What is the best thing about your job?
The exchange with my colleagues and co-authors. Often in conversations, you create ideas and then you see them getting destroyed to make place for new and better ideas constantly, that is an extraordinary experience. And, of course, my little son being part of my work life now during the pandemic. He reminds me of the privilege of being a researcher, which is to have an extended childhood in some sense, because being a researcher you have the freedom to question everything, just like a child.
If you had not gone into research, what would you be doing today?
I started to work as a derivatives trader at a bank right when the financial crisis started in 2008. What shrugged me the most: Although the risk and uncertainty was higher, everyone was so confident about their decisions and expectations – questioning was unwanted. That is why I decided to go back to university and start to work in research – to understand how people make risky choices in general, and financial choices in particular.
Who or what inspires you?
To work outside of the field and read books from different fields of research. But most importantly: To speak with colleagues or even people I did not know before. I love it when there is a spark and a synergy in a conversation and in the end, you do not know how you landed where you did.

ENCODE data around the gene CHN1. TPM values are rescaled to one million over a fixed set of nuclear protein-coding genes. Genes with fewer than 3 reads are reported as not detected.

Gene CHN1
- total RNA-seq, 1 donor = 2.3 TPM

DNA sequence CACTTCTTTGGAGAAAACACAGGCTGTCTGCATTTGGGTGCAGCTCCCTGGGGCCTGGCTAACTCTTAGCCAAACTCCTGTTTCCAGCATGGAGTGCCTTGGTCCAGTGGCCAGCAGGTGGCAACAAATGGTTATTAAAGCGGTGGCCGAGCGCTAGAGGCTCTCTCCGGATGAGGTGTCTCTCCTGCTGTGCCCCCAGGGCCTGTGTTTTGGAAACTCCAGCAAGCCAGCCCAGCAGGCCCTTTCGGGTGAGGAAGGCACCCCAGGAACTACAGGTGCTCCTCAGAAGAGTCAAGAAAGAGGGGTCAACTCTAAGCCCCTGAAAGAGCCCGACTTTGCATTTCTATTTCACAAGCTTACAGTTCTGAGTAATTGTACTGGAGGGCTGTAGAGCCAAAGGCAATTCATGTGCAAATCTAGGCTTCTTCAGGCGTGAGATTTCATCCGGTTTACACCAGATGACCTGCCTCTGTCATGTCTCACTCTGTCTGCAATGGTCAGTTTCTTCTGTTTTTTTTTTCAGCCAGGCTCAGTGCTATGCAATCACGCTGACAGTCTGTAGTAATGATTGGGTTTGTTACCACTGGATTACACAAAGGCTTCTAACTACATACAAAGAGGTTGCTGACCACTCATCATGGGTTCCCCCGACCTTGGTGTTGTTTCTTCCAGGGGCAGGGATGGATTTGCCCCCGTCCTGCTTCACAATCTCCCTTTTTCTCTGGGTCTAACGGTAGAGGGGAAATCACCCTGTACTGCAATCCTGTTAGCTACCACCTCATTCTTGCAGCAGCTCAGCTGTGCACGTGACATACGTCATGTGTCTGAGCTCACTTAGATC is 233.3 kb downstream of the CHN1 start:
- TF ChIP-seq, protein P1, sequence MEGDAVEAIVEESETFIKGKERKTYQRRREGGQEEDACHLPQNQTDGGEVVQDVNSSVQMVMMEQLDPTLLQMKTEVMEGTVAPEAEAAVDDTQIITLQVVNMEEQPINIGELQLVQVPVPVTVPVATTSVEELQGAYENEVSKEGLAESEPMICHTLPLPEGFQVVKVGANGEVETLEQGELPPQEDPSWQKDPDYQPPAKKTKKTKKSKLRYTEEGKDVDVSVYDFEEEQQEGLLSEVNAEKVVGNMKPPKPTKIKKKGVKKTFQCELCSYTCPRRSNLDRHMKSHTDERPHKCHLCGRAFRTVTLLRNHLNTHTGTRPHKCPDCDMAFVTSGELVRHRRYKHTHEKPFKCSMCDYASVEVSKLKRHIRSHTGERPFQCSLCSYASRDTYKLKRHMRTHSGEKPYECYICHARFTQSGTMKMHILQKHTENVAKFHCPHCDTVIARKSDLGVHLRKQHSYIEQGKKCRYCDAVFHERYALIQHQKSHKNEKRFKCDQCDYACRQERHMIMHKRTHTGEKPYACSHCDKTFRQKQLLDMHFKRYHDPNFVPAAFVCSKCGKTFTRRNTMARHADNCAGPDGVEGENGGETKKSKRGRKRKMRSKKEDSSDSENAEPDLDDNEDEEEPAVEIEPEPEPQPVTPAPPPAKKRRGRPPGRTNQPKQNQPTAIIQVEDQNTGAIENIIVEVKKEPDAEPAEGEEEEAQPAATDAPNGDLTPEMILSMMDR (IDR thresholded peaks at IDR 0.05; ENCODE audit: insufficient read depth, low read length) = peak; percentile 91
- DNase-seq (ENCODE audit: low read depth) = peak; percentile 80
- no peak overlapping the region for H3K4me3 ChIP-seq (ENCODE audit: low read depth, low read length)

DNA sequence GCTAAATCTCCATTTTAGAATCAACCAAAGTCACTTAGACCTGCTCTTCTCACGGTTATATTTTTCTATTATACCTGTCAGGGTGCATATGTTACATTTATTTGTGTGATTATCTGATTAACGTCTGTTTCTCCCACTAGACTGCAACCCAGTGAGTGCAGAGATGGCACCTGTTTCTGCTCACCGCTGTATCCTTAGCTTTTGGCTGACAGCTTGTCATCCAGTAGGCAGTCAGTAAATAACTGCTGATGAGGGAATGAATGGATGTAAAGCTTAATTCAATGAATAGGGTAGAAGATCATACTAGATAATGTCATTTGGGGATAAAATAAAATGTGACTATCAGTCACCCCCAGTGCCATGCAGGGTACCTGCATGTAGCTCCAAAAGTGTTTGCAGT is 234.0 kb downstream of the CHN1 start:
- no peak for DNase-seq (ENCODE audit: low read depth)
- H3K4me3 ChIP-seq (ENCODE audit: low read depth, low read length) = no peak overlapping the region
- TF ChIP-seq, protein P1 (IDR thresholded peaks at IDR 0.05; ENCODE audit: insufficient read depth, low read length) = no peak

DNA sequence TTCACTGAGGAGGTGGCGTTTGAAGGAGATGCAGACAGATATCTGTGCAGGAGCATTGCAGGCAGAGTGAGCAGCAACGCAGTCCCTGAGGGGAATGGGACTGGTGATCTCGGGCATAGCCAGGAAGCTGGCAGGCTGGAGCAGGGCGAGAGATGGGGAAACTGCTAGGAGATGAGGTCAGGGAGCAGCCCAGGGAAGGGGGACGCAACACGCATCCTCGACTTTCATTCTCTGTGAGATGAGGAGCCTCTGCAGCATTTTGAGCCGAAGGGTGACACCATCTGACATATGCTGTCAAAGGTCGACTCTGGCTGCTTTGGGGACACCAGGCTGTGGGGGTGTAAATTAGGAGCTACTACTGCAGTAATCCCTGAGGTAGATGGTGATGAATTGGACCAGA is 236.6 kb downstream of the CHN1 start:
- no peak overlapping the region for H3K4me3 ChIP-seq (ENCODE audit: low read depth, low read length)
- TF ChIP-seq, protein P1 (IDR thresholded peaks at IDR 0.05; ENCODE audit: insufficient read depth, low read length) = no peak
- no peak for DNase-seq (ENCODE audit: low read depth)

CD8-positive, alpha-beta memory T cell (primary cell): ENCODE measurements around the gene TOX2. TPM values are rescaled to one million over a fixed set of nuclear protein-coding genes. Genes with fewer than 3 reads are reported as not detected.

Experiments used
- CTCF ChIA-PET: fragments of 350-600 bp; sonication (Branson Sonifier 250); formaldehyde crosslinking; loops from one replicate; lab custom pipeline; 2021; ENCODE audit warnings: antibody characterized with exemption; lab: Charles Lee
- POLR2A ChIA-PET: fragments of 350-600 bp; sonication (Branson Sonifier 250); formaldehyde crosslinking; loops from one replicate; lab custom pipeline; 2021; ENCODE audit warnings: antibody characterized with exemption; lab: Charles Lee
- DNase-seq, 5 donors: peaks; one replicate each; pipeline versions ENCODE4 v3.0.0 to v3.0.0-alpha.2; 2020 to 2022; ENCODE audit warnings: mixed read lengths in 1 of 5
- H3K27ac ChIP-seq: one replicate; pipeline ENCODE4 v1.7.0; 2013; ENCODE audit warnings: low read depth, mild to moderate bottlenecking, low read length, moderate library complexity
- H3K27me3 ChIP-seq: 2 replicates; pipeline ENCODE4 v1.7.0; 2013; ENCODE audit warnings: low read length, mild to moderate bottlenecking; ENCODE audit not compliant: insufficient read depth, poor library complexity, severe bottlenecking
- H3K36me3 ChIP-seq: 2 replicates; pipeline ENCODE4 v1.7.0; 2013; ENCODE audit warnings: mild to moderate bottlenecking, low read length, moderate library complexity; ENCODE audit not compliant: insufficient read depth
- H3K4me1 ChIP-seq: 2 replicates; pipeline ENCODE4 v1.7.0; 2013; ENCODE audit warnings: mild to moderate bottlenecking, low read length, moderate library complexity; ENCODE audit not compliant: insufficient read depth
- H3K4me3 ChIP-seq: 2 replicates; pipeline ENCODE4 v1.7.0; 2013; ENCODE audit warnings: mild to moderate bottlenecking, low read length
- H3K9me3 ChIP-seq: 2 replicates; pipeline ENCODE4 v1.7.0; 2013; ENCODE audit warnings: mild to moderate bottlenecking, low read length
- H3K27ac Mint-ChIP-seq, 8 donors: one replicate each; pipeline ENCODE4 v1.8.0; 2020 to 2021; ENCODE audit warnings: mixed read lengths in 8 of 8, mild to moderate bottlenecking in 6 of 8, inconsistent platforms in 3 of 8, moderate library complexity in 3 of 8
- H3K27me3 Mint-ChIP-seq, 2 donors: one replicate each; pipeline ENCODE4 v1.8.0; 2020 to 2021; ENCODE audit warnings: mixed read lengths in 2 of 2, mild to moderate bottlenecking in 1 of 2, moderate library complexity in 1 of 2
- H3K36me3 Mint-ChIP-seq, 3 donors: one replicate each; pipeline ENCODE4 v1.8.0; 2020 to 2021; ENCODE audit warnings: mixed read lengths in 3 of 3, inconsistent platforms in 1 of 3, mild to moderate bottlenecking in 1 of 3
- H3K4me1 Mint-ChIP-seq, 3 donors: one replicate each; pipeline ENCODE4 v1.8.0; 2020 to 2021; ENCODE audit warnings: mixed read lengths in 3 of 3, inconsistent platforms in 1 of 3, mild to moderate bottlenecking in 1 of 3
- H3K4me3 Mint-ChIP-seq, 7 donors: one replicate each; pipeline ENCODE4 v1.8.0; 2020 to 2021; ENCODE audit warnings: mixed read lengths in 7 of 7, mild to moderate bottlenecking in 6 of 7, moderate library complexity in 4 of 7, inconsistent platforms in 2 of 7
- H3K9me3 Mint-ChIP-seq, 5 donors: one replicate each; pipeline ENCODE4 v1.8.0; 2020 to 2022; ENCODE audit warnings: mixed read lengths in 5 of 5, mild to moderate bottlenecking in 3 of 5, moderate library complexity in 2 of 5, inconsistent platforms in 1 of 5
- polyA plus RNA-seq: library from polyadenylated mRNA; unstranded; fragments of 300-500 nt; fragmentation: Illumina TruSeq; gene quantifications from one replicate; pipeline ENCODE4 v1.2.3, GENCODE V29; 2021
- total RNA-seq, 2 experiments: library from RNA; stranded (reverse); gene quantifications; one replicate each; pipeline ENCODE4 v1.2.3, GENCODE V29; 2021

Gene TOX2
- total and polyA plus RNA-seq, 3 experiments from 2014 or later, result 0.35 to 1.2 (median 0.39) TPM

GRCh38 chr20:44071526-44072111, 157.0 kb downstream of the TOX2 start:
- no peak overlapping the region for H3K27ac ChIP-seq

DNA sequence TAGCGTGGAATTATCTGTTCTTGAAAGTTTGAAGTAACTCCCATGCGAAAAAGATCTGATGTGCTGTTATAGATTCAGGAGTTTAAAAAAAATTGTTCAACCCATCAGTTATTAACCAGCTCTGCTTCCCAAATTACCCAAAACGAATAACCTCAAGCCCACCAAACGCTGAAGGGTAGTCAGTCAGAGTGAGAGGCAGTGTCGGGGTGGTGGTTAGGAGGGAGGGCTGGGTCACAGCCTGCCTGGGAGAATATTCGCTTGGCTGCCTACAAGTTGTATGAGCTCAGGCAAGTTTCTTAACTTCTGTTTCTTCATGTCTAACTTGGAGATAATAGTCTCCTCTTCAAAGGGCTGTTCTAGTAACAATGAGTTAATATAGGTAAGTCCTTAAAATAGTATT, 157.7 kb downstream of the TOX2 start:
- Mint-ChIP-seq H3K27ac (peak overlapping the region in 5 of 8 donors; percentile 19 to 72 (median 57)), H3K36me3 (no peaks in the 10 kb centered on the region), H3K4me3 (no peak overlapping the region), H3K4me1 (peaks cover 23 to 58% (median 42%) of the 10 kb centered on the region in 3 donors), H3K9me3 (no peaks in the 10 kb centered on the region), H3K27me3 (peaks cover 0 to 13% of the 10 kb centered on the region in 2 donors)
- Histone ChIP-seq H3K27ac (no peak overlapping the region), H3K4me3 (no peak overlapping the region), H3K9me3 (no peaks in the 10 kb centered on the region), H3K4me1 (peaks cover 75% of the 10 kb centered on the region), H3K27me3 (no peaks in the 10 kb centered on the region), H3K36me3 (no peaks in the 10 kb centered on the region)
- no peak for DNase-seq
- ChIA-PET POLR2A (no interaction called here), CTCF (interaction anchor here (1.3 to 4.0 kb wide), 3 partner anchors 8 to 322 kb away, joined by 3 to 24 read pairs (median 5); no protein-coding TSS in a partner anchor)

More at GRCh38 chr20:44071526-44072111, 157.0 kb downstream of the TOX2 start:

When was the last time you had to change your mind?
I always try to avoid the tragic irony of committing the behavioural mistakes I write about in my research, for instance making investment choices inconsistent with my initial plan. But sometimes I also change my opinion last minute – for instance this morning I pressed the snooze button on my alarm clock.
Which advice would you have needed yourself as a doctoral student?
Be open-minded and get as much help as you can, even when you think you do not need it. The gradual school is the “childhood” phase in your career, it is the time you are supposed to use all available resources to explore.